August 1 • 6:00 AM

The Idea of Racial Hierarchy Remains Entrenched in Americans’ Psyches

New research finds white faces are most closely associated with positive thoughts and feelings.


August 1 • 4:00 AM

How and Why Does the Social Become Biological?

To get closer to an answer, it’s helpful to look at two things we’ve taught ourselves over time: reading and math.



July 31 • 4:00 PM

Thank You for Your Service: How One Company Sues Soldiers Worldwide

With stores near military bases across the country, the retailer USA Discounters offers easy credit to service members. But when those loans go bad, the company uses the local courts near its Virginia headquarters to file suits by the thousands.


July 31 • 2:00 PM

A New York State of Fracking

Court cases. A governor’s moratorium. Pending health study. A quick guide to the state of fracking in New York.


July 31 • 11:17 AM

How California Could Power Itself Using Nothing but Renewables

We don’t need fossil fuels.


July 31 • 8:00 AM

Should Athletes Train Their Memories?

Sure, but it probably won’t help.


July 31 • 6:00 AM

Universal Basic Income: Something We Can All Agree on?

According to Almaz Zelleke, it’s not a crazy thought.


July 31 • 4:00 AM

Medical Dramas Produce Misinformed, Fatalistic Viewers

New research suggests TV doctor dramas leave viewers with skewed impressions of important health-related topics.


July 30 • 4:00 PM

Still the World’s Top Military Spender

Although declining in real terms, the United States’ military budget remains substantial and a huge drain on our public resources.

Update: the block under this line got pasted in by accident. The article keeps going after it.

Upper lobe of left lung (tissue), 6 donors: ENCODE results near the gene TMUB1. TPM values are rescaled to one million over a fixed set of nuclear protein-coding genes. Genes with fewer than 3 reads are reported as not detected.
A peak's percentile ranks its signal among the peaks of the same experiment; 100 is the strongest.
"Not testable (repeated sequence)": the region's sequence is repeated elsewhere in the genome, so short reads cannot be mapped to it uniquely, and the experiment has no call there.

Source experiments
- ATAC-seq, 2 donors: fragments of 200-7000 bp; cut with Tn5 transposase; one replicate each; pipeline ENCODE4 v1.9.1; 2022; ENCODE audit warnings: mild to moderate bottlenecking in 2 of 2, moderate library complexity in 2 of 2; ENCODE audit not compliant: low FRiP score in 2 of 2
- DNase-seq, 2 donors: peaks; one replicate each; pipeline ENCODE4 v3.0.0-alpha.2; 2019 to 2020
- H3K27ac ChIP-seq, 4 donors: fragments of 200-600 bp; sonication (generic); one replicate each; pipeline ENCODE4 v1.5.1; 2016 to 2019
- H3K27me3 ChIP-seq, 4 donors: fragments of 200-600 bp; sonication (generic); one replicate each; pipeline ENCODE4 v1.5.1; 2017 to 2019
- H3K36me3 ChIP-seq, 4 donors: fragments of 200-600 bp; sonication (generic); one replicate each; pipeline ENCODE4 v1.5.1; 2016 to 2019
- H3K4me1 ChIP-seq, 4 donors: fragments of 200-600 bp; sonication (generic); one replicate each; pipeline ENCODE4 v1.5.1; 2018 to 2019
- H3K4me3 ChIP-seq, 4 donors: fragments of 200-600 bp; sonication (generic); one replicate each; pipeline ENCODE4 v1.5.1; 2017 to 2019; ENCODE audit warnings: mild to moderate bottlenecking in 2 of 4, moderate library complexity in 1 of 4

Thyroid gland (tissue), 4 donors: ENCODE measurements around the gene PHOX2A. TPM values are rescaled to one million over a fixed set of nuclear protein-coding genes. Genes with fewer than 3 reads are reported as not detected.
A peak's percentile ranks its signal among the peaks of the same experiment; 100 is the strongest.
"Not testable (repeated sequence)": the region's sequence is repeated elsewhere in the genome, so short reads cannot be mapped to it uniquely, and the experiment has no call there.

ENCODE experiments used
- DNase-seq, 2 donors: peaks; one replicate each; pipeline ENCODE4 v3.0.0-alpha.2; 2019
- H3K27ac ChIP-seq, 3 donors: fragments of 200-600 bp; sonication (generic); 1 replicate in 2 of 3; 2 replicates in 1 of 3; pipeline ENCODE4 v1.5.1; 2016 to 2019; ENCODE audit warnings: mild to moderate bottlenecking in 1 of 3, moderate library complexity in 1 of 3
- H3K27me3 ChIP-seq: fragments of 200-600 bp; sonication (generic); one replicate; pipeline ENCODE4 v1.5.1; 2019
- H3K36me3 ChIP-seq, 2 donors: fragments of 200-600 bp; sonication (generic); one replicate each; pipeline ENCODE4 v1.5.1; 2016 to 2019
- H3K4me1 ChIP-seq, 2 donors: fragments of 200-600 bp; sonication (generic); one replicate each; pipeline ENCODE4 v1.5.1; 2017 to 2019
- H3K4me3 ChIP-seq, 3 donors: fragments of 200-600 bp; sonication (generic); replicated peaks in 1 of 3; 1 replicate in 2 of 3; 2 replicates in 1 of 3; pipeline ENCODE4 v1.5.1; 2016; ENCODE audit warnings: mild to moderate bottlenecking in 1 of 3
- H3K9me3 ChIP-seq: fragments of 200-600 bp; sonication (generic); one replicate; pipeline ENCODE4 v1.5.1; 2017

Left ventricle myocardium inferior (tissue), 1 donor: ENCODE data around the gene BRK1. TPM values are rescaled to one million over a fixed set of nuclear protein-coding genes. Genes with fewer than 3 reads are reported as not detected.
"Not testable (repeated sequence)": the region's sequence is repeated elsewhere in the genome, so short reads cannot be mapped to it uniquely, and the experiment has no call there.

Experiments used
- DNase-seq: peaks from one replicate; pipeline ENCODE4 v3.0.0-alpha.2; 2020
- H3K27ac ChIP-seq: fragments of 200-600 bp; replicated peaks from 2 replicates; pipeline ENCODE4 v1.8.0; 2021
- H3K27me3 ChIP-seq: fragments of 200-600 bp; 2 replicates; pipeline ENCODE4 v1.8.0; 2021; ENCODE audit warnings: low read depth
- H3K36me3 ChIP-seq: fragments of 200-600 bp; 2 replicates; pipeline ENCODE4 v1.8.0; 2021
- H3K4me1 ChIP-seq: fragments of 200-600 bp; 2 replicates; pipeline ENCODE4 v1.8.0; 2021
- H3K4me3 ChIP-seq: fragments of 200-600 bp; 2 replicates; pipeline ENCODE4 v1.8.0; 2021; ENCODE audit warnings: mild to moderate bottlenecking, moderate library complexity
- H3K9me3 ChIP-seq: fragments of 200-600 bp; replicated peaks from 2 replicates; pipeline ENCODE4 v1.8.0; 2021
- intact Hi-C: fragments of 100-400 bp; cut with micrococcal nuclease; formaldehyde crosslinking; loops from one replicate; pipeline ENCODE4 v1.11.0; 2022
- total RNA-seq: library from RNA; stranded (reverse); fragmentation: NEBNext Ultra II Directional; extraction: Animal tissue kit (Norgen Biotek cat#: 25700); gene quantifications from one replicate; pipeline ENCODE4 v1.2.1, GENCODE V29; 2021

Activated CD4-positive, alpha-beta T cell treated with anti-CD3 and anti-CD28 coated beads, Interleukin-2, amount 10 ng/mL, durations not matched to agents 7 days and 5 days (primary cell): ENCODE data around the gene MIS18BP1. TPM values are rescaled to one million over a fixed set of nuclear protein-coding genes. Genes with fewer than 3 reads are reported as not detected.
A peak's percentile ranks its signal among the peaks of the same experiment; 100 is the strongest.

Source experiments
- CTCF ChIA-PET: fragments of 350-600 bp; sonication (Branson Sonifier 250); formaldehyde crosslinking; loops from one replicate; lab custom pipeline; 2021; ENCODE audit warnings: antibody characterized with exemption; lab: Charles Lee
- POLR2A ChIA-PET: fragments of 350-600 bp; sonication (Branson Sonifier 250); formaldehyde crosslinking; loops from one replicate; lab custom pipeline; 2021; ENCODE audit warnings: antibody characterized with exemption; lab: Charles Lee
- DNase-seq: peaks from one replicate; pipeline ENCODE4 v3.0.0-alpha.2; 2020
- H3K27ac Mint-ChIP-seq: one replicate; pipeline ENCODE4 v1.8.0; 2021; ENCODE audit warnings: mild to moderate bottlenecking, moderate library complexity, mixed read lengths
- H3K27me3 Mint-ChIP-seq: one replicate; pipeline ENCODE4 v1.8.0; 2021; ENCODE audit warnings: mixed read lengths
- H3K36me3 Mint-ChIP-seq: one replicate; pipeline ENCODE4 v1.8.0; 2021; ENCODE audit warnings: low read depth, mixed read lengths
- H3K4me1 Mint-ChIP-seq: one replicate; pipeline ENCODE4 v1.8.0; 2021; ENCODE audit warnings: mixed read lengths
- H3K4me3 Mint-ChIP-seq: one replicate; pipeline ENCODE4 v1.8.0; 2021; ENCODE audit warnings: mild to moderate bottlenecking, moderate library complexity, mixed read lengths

July 30 • 2:04 PM

The Rise of the Nuisance Flood

Minor floods are afflicting parts of Maryland nearly 10 times more often than was the case in the 1960s.


July 30 • 2:00 PM

The (Mostly Awful) Things You Learn After Investigating Unpaid Internships for a Year

Though the intern economy remains opaque, dialogue about the role of interns in the labor force—and protections they deserve—is beginning to take shape.


July 30 • 12:00 PM

Why Coffee Shortages Won’t Change the Price of Your Frappuccino

You’re so loyal to Starbucks—and the company knows it—that your daily serving of caffeine is already marked up beyond the reach of any fluctuations in supply.



July 30 • 10:00 AM

Having Difficult Conversations With Your Children

Why it’s necessary, and how to do it.


July 30 • 8:00 AM

How to Make a Convincing Sci-Fi Movie on a Tight Budget

Coherence is a good movie, and its initial shoot cost about the same amount of money as a used Prius.


July 30 • 6:00 AM

Are You Really as Happy as You Say You Are?

Researchers find a universal positivity bias in the way we talk, tweet, and write.


July 30 • 4:00 AM

The Declining Wage Gap for Gay Men

New research finds gay men in America are rapidly catching up with straight married men in terms of wages.


July 30 • 2:00 AM

LeBron James Migration: Big Chef Seeking Small Pond

The King’s return to Cleveland is a symbol for the dramatic shift in domestic as well as international migration.


July 29 • 4:00 PM

Are Children Seeking Refuge Turning More Americans Against Undocumented Immigrants?

A look at Pew Research Center survey data collected in February and July of this year.


Follow us


Subscribe Now

Warmer Parenting Makes Antisocial Toddlers More Empathetic

Loving care may be the best antidote to callous behavior in young children.

The Rise of the Nuisance Flood

Minor floods are afflicting parts of Maryland nearly 10 times more often than was the case in the 1960s.

America’s Streams Are Awash With Pesticides Banned in Europe

You may have never heard of clothianidin, but it's probably in your local river.

How Textbooks Have Changed the Face of War

War is more personal, less glorious, and more hellish in modern textbooks than in the past. But there’s still room for improvement.

The Big One

One in two full-time American fast-food workers' families are enrolled in public assistance programs, at a cost of $7 billion per year. July/August 2014

Copyright © 2014 by Pacific Standard and The Miller-McCune Center for Research, Media, and Public Policy. All Rights Reserved.